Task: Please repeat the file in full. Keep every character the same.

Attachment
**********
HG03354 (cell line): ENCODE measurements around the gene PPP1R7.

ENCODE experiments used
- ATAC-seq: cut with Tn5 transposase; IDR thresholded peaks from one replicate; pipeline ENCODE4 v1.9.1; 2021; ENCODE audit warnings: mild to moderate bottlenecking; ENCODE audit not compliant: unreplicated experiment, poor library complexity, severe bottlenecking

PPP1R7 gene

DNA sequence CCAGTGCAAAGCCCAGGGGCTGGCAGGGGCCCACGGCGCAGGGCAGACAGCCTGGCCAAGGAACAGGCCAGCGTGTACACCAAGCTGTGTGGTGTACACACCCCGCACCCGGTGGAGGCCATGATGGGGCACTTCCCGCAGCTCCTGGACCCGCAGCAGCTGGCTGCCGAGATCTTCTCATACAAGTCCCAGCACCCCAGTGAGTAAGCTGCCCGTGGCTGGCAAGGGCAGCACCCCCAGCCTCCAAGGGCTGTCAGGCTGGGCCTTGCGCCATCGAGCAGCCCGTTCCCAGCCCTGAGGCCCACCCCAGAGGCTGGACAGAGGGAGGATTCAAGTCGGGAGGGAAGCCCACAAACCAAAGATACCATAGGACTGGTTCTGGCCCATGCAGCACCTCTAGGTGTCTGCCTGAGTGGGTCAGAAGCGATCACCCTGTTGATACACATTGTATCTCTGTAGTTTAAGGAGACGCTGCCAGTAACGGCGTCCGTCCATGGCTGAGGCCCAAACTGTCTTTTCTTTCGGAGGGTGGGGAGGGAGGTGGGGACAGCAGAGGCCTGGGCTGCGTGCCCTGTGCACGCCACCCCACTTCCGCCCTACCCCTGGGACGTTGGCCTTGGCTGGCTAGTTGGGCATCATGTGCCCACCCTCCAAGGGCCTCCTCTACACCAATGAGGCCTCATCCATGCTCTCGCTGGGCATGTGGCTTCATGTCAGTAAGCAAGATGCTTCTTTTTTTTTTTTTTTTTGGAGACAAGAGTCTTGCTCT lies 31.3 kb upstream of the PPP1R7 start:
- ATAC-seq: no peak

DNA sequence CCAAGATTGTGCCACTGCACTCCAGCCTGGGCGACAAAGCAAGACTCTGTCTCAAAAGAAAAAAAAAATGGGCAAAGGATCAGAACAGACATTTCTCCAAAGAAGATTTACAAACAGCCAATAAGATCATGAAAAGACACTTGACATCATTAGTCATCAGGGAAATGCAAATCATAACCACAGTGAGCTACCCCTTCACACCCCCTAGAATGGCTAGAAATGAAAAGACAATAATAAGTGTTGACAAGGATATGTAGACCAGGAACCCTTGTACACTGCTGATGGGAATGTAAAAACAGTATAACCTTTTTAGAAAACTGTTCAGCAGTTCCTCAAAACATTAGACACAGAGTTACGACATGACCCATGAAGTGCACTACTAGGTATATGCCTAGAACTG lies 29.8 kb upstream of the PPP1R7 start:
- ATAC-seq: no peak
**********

HG03354 (cell line): ENCODE measurements around the gene PPP1R7.

ENCODE experiments used
- ATAC-seq: cut with Tn5 transposase; IDR thresholded peaks from one replicate; pipeline ENCODE4 v1.9.1; 2021; ENCODE audit warnings: mild to moderate bottlenecking; ENCODE audit not compliant: unreplicated experiment, poor library complexity, severe bottlenecking

PPP1R7 gene

DNA sequence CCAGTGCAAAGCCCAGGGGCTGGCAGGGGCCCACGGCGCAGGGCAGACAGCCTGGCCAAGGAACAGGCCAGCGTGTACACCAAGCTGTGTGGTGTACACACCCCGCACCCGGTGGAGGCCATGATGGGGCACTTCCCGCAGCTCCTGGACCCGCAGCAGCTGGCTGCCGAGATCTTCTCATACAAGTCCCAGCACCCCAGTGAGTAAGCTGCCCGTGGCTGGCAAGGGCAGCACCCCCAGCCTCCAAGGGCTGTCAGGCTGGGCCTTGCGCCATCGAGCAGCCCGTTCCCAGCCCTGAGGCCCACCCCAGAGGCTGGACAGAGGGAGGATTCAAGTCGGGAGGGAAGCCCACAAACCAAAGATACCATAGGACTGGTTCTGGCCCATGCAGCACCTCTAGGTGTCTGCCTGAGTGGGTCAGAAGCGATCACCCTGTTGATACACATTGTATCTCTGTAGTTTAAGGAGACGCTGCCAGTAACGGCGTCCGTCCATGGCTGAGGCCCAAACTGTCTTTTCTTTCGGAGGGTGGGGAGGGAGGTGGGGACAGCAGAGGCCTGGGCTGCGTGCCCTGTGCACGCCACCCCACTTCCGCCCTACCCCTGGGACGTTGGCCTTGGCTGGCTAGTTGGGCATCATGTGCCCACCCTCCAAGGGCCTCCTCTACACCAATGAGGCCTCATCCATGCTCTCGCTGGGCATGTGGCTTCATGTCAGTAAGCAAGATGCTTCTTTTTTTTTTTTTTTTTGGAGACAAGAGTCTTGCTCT lies 31.3 kb upstream of the PPP1R7 start:
- ATAC-seq: no peak

DNA sequence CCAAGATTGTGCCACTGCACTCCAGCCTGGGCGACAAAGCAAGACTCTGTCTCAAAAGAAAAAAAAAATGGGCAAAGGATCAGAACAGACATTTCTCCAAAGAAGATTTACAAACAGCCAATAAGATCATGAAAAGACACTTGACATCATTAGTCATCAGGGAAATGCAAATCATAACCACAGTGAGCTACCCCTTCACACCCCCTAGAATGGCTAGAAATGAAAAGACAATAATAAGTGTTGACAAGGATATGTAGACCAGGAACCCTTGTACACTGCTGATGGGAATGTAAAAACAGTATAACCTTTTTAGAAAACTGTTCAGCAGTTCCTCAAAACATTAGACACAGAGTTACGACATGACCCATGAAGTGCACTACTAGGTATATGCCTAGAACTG lies 29.8 kb upstream of the PPP1R7 start:
- ATAC-seq: no peak